This is why Select Phone Solutions always recommends having a synchronous service when VOIP is involved. A T-1 digital service run across optical fiber provides a nominal 1.5 Mb both for incoming and outgoing service. Multiple T-1s can be bonded together to provide more bandwidth where needed. Another advantage of a T-1 over cable service is that the T-1 bandwidth is not shared across a trunkline with your neighbors as is done with cable service. Your cable service bandwidth varies according to how all of your neighbors use their shared bandwidth. If they use streaming videos, run a powerful website, or any other high usage Internet function, that may strongly impact your service and VOIP quality.

ADSL is dedicated bandwidth but runs across copper lines at lower rates than a T-1 on optical fiber. While a one-person home office may be able to operate just fine on ADSL, a larger office with even 3 or 4 phones will find the service poor and not be happy at all with the quality of their VOIP. Does that mean that the VOIP is a bad choice for them? If cost is the issue and service must be through ADSL then yes, VOIP is not for them.

Select Phone Solutions’ experience is that choosing a T-1 provides the high quality VOIP service that every business expects to get for their investment. VOIP can also run extremely well when using a PRI with multiple copper phone lines but this raises the total communication cost of phone plus Internet compared to a T-1 which can provide both sides together.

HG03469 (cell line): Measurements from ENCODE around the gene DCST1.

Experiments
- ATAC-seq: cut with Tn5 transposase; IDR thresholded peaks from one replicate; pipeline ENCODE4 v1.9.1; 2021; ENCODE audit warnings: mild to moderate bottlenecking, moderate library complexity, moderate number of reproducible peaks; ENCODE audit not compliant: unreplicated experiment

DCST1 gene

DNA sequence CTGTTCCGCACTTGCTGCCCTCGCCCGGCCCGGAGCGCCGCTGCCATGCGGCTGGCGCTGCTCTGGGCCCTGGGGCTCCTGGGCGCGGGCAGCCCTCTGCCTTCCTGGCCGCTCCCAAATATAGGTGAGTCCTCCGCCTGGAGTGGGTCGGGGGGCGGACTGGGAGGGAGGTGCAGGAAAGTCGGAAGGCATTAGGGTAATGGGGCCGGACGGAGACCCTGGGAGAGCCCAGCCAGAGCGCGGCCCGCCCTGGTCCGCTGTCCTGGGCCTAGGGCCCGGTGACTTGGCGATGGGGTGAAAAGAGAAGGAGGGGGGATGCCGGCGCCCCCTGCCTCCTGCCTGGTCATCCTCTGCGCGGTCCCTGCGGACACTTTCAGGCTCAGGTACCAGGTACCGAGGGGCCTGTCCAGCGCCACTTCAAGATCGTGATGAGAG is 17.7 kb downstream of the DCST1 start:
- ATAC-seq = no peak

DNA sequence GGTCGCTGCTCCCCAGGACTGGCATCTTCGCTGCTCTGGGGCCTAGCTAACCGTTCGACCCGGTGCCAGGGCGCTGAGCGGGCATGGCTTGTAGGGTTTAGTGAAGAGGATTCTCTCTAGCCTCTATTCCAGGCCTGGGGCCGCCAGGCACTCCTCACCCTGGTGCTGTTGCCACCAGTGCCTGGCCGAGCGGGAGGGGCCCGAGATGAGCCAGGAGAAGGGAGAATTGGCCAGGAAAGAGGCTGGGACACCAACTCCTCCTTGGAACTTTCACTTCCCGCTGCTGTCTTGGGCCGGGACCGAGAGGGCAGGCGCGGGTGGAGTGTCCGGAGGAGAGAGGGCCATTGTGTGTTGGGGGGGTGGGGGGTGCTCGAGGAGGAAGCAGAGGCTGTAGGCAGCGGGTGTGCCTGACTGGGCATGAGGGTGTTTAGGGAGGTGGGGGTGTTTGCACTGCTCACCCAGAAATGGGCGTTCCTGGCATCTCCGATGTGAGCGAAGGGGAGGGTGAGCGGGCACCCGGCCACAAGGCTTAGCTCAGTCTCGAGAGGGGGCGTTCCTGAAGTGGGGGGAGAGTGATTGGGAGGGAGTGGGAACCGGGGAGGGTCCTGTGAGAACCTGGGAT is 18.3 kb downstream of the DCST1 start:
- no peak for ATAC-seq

Ask for your free phone system audit from Select Phone Solutions by calling 281-501-6464.

“Productivity Through Technology”

QoS – Voice Quality is Job Number One – Part 2

May 9, 2009

In the previous article we defined how a phone call is composed of four distinct components, all of which must be operating at peak efficiency to provide premium Quality of Service (QoS) for your business. The components were:

 Connectivity – the dialtone or broadband connection to the outside world. It could range from a plain old analog copper wire pair (POTS) to a digital T-1 optical fiber or better.

  1. Hardware – this is the phone system that you buy. Part of it is the PBX in the back room, part is the handset on your desk that you use to answer a call. Hardware is the fastest component to become obsolete and is also typically the most expensive. A VOIP system has an IP-PBX which is a reprogrammable computer and is not as likely to be obsoleted.
  2. Software – this component drives the phone system hardware to do what it needs to do at your command. Old PBX systems are heavily dependent upon the hardware for features that you can use. Modern VOIP phone systems are mainly driven by the software which can be reprogrammed as needed, updated and kept from obsolescence quite easily. This extends the useful lifetime of your phone system investment.